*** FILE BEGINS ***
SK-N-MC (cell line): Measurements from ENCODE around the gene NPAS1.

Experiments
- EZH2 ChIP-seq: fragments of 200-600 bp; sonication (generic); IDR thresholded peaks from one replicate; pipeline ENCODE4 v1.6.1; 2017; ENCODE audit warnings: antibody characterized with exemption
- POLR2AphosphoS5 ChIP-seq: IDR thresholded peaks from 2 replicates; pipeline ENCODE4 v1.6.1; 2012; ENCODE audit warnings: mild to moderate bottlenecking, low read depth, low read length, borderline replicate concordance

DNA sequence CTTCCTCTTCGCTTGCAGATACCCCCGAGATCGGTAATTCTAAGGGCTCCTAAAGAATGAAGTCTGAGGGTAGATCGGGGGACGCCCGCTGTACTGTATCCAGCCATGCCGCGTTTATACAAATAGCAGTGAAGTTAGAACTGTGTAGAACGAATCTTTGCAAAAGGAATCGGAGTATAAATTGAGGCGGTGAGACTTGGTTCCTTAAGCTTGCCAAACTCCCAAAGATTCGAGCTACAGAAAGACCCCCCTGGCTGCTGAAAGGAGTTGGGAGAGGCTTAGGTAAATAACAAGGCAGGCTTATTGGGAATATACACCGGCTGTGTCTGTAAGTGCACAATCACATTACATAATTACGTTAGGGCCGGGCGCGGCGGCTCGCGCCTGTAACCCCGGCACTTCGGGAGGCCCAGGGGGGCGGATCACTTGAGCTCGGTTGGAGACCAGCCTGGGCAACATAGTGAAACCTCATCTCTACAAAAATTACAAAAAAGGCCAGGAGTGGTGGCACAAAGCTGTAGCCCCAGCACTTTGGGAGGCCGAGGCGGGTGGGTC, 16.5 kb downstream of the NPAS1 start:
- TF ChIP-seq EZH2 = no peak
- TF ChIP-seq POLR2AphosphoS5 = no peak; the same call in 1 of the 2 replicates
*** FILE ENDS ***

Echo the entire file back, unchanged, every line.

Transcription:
SK-N-MC (cell line): Measurements from ENCODE around the gene NPAS1.

Experiments
- EZH2 ChIP-seq: fragments of 200-600 bp; sonication (generic); IDR thresholded peaks from one replicate; pipeline ENCODE4 v1.6.1; 2017; ENCODE audit warnings: antibody characterized with exemption
- POLR2AphosphoS5 ChIP-seq: IDR thresholded peaks from 2 replicates; pipeline ENCODE4 v1.6.1; 2012; ENCODE audit warnings: mild to moderate bottlenecking, low read depth, low read length, borderline replicate concordance

DNA sequence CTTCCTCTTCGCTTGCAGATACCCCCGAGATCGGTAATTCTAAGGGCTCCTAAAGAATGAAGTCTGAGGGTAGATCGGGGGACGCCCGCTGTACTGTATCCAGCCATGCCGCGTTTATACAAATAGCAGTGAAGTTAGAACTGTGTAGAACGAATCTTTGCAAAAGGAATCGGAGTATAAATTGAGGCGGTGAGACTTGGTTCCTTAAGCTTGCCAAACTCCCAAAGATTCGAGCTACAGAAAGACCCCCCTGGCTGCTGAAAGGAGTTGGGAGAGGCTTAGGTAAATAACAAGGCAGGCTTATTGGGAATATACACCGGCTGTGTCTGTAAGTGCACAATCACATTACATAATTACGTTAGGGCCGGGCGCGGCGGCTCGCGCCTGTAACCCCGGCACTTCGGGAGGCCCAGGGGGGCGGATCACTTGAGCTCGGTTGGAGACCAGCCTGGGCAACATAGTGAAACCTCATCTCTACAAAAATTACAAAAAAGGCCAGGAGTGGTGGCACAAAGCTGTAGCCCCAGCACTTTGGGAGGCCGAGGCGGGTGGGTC, 16.5 kb downstream of the NPAS1 start:
- TF ChIP-seq EZH2 = no peak
- TF ChIP-seq POLR2AphosphoS5 = no peak; the same call in 1 of the 2 replicates